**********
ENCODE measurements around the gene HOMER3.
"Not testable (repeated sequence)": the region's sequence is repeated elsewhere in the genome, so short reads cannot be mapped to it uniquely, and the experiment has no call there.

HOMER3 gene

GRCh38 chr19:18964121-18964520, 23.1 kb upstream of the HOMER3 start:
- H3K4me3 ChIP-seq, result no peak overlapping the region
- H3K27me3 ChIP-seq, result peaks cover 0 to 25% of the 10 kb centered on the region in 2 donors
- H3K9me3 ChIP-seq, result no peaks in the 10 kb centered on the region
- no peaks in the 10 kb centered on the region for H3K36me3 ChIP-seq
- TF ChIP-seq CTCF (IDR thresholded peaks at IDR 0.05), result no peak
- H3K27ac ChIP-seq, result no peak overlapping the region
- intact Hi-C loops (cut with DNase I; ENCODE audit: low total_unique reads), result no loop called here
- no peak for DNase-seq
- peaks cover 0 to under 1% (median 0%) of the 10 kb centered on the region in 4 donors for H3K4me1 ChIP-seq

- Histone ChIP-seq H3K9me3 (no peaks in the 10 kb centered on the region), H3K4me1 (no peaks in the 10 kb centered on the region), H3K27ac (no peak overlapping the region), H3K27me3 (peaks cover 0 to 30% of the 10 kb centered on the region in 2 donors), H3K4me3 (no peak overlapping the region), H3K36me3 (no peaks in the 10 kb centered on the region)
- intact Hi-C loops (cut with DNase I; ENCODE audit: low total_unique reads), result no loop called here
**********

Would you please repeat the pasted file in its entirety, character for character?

ENCODE measurements around the gene HOMER3.
"Not testable (repeated sequence)": the region's sequence is repeated elsewhere in the genome, so short reads cannot be mapped to it uniquely, and the experiment has no call there.

HOMER3 gene

GRCh38 chr19:18964121-18964520, 23.1 kb upstream of the HOMER3 start:
- H3K4me3 ChIP-seq, result no peak overlapping the region
- H3K27me3 ChIP-seq, result peaks cover 0 to 25% of the 10 kb centered on the region in 2 donors
- H3K9me3 ChIP-seq, result no peaks in the 10 kb centered on the region
- no peaks in the 10 kb centered on the region for H3K36me3 ChIP-seq
- TF ChIP-seq CTCF (IDR thresholded peaks at IDR 0.05), result no peak
- H3K27ac ChIP-seq, result no peak overlapping the region
- intact Hi-C loops (cut with DNase I; ENCODE audit: low total_unique reads), result no loop called here
- no peak for DNase-seq
- peaks cover 0 to under 1% (median 0%) of the 10 kb centered on the region in 4 donors for H3K4me1 ChIP-seq

- Histone ChIP-seq H3K9me3 (no peaks in the 10 kb centered on the region), H3K4me1 (no peaks in the 10 kb centered on the region), H3K27ac (no peak overlapping the region), H3K27me3 (peaks cover 0 to 30% of the 10 kb centered on the region in 2 donors), H3K4me3 (no peak overlapping the region), H3K36me3 (no peaks in the 10 kb centered on the region)
- intact Hi-C loops (cut with DNase I; ENCODE audit: low total_unique reads), result no loop called here